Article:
Research: Companies Cracking Down On Employee Usage Of Social Networking

New research commissioned by Webroot, the first Internet security service company, shows companies are becoming more vigilant when it comes to their employees' use of social networking sites. The survey of more than 1,000 businesses from the United States and United Kingdom with up to 500 employees found most (81 percent) have an employee Internet policy. Half (50 percent) say employees are not permitted to visit any social networks via a company computer or laptop.

"Clearly the potential impact of social networks as a threat vector has hit home for IT administrators," said Gerhard Eschelbeck, CTO of Webroot. "One in six of those we surveyed said a social networking site or Web 2.0 application was the source of an infection or attack and over half of companies said their network was infected with spyware this year. Every company needs to develop a policy for social networking use and should also deploy reliable Web security services for ongoing protection against zero-day threats."

Just as new variants of the Koobface social networking worm continue to evolve, so are company policies -- some have made changes as a result of an employee's misuse of these sites:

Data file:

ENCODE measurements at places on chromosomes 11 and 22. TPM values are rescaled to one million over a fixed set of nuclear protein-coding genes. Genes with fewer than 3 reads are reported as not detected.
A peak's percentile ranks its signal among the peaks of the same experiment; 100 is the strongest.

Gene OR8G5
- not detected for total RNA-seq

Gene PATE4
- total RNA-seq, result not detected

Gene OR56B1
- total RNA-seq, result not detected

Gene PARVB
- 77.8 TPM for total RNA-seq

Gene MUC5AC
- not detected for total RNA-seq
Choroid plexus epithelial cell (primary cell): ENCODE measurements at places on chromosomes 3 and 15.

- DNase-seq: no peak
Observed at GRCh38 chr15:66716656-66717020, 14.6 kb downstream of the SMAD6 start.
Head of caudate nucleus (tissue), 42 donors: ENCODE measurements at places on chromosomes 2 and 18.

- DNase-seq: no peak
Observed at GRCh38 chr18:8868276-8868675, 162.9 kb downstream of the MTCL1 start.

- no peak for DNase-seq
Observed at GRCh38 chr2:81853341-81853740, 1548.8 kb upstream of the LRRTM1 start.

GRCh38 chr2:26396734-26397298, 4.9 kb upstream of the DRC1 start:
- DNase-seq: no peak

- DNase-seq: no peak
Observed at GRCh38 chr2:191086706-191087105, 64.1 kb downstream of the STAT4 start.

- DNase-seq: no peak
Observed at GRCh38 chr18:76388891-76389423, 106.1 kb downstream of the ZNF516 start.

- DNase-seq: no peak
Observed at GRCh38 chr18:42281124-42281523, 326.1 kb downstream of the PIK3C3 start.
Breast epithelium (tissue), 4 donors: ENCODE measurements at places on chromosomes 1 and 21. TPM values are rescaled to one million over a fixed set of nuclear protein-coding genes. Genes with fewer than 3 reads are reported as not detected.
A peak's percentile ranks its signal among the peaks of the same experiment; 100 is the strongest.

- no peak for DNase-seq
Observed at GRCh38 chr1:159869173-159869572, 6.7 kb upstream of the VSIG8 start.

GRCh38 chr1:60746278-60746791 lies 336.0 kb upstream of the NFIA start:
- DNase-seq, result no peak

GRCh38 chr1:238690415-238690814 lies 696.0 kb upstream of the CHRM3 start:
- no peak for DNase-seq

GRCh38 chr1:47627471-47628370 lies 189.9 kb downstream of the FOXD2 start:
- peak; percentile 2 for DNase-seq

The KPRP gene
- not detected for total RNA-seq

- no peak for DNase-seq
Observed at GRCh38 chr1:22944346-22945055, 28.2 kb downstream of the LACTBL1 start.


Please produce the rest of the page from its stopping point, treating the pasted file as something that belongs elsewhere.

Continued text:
• 42 percent have implemented an Internet use policy as a result of an employee's inappropriate use of social networking site; more than one-third (34 percent) deployed a Web security product to monitor Internet use and enforce policies.
  • Four in 10 of those polled (39 percent)have an Internet use policy that  prohibits employees from visiting Facebook, 30 percent block access to Twitter and 27 percent from video-sharing sites like YouTube.
  • Two in 10 SMBs (21 percent) only allow employees to visit social networking sites during specific times (lunch break, after work hours, etc.)
  • 16 percent grant certain departments (e.g., marketing) permission to visit specific social networking sites.
  • More than half of those polled (53 percent)  say they are very or extremely concerned about malware infections via social networks.
  • Two out of five (42 percent)  are very or extremely concerned about data leakage through social networking sites.

Many SMBs say they were victims of security breaches in 2010.

  • Nearly one-third (30 percent)  say Web-based threats caused the biggest security headache for them in 2010.
  • More than one in 10 (12 percent) say sensitive company information has been released via their employee's use of social networking sites.
  • 50 percent were victims of a virus or worm; while four in 10 say they experienced a phishing attack this year.
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